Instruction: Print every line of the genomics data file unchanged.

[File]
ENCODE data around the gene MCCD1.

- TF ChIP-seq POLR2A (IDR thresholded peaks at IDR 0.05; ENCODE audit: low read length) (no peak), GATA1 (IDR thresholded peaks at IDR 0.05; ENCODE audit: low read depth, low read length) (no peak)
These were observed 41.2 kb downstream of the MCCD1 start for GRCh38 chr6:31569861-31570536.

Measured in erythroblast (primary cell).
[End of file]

ENCODE data around the gene MCCD1.

- TF ChIP-seq POLR2A (IDR thresholded peaks at IDR 0.05; ENCODE audit: low read length) (no peak), GATA1 (IDR thresholded peaks at IDR 0.05; ENCODE audit: low read depth, low read length) (no peak)
These were observed 41.2 kb downstream of the MCCD1 start for GRCh38 chr6:31569861-31570536.

Measured in erythroblast (primary cell).